From: "Leo A. Martin" leo1010 at attglobal.net> on 2005.03.05 at 09:58:53(12765)|
This started out as a private response to Pavel O. and Don W. but so
many people have asked me for spring wildflower information I thought
I'd post this to some groups.
We are having one of the best wildflower years ever in Arizona. Many
places in the low desert are now in full bloom.
The Desert Botanical Garden in Phoenix has a wildflower information Web
page and telephone hotline each year with recorded information:
Go to the main site and look down the right for Wildflower InfoSite.
There is extensive information on their wildfower page, including
detailed local reports from park rangers, visitors, and others at parks
and wildflower sites throughout Arizona.
Rain has been widespread and steady in Arizona this season. Some years
some portions of the state are almost entirely bypassed by storms, and
the wildflower show is patchy.
If there was good rain, the wildflowers bloom until they dry up after
about 2 weeks of hot spring weather (in the 90s or higher during the
day.) It can get really hot and dry anytime between mid March and late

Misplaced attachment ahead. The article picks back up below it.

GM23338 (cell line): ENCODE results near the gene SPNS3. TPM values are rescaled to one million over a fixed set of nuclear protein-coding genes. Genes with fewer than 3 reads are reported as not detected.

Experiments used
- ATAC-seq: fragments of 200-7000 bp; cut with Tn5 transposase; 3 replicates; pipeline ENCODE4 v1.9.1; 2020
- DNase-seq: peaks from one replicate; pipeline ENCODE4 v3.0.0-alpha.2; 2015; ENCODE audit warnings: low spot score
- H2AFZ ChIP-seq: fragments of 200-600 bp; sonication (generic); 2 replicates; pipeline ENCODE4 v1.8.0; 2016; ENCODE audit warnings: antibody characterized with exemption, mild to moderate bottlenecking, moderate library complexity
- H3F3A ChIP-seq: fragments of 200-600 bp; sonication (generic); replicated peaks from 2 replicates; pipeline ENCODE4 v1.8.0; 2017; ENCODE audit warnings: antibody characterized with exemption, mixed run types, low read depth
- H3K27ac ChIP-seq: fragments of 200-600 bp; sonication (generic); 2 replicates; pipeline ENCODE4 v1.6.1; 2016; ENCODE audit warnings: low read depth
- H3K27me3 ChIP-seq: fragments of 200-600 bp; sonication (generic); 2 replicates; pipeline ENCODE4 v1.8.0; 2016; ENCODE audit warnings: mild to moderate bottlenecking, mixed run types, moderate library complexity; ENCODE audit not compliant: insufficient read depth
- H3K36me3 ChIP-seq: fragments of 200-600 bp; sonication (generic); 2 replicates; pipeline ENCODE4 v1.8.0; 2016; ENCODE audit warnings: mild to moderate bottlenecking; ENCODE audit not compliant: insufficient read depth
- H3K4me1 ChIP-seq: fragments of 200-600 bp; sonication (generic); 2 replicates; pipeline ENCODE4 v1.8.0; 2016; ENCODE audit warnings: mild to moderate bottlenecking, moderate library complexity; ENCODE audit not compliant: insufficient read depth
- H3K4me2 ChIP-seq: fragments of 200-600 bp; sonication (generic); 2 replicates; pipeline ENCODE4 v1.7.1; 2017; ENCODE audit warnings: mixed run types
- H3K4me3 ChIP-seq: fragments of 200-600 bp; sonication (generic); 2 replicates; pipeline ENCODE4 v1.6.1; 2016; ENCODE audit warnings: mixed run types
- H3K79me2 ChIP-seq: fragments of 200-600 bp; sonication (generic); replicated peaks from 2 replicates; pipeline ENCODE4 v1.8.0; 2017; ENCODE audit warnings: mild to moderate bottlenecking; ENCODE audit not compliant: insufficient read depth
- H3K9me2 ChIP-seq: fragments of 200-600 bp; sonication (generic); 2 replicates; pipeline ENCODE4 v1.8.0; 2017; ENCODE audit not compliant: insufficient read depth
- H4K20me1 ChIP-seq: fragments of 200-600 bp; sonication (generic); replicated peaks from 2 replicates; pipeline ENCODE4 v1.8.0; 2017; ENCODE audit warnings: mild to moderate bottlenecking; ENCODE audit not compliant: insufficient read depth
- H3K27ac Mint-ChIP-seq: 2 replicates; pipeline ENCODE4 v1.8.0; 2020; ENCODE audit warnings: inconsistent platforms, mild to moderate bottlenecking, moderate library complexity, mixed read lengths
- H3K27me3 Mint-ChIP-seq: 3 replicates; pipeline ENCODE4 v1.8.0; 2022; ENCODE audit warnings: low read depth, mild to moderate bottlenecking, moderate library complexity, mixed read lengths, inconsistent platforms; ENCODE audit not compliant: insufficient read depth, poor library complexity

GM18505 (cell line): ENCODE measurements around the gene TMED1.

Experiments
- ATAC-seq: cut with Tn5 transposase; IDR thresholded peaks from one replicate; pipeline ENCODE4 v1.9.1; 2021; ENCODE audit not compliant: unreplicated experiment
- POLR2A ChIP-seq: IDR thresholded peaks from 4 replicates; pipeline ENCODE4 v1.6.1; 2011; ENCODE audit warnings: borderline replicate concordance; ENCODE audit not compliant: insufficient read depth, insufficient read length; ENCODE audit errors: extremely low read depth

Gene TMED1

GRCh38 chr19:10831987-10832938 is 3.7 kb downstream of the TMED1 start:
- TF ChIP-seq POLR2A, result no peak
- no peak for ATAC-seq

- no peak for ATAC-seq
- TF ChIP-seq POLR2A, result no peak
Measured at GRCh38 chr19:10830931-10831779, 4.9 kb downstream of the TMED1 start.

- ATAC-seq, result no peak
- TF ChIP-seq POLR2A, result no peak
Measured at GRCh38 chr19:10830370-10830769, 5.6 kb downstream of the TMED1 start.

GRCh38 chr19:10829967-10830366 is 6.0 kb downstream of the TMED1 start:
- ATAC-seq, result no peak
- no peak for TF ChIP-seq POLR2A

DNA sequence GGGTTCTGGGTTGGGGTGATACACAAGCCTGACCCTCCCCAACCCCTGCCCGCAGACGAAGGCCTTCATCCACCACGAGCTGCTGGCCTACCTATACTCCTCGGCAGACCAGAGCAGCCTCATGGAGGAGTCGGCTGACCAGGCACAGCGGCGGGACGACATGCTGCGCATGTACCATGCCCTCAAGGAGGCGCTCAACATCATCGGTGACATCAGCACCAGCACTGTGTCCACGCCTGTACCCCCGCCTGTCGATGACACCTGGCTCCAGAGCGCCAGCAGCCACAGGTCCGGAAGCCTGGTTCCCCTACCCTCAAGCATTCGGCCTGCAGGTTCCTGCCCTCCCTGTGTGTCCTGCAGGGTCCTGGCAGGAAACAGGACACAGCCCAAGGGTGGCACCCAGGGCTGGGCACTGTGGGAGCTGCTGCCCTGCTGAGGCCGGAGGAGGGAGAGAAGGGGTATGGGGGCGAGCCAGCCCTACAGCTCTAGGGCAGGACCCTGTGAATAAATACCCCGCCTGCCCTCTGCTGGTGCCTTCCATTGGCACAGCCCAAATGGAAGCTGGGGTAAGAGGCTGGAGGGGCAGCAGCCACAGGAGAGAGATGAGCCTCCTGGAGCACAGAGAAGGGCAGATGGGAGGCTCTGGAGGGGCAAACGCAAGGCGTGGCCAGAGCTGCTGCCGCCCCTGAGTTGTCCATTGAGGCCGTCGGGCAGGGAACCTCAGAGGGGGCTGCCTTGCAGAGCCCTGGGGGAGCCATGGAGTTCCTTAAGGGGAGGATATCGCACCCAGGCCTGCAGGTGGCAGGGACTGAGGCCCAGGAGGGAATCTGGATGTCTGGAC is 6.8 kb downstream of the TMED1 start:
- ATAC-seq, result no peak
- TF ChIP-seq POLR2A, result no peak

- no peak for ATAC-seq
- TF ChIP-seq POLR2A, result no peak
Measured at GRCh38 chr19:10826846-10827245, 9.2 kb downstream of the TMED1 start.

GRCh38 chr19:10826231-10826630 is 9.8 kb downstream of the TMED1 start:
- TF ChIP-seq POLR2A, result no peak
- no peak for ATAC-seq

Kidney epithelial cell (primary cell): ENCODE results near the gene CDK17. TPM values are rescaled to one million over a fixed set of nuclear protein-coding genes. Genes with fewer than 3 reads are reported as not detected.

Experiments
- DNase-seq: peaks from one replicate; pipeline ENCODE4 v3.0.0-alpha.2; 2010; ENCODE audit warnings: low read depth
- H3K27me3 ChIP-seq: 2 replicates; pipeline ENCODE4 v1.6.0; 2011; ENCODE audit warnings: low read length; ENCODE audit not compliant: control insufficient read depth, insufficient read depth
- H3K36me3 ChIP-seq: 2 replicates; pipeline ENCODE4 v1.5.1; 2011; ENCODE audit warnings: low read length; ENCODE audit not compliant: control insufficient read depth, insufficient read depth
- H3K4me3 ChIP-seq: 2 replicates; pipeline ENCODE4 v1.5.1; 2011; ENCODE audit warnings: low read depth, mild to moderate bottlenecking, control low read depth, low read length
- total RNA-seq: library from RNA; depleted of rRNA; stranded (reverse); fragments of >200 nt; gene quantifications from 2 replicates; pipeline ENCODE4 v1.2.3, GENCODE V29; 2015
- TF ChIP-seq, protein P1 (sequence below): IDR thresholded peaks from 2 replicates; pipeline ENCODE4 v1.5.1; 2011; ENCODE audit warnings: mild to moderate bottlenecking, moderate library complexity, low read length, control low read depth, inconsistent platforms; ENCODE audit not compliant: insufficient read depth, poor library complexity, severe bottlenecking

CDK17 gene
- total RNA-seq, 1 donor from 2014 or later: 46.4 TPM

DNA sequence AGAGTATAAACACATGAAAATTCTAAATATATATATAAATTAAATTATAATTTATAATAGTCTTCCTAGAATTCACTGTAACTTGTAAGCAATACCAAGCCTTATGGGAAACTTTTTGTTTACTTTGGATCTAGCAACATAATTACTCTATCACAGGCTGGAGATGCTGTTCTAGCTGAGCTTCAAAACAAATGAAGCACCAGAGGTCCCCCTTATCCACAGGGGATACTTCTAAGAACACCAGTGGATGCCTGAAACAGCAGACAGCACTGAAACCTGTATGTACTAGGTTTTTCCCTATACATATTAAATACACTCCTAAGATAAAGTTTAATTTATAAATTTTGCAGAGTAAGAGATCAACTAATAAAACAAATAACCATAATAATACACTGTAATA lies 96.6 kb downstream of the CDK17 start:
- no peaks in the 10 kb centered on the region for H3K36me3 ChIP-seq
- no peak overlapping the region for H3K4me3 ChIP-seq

May depending on the year.
The state rises in elevation roughly south to north, and the high
country around Flagstaff has flowers several weeks later than Phoenix.
So if you are willing to drive a few hours you have a better chance of
seeing something. Flagstaff (about 7000 feet) is roughly 4 1/2 hours
drive north of Phoenix (1100 feet.) Tucson (2200 feet though 110 miles
south of Phoenix) averages twice the rain in Phoenix (14 inches per year
vs 8 inches), so early displays there are better, and late displays
around Flagstaff are better. That said, Phoenix just since January 1 has
had almost 8 inches of rain.
Those of you interested in palms: note that the display is fantastic at
Kofa National Wildlife Refuge, south of Quartzite, just inside the
western Arizona border. This is the site of native Arizona Washingtonia
filifera. One can see palms from the trail up Palm Canyon, and with some
strenuous and steep hiking and scrambling one can visit the palms. Hint:
Once you see the main stand of palms in the side canyon on the north of
the main canyon, don't take the obvious route to the palms; this side
canyon has a steep cliff near the base and you won't be able to get up
this cliff. Take the tiny slot upstream from the cliff. Be careful where
you walk and remember the palms and seedlings are protected.
You can read more about Arizona parks at the official state tourism
site. Go to the sitemap to find what's actually available:
Tourism Office has had a wildlife hotline in the past, listed on the
home page, but it's not there now.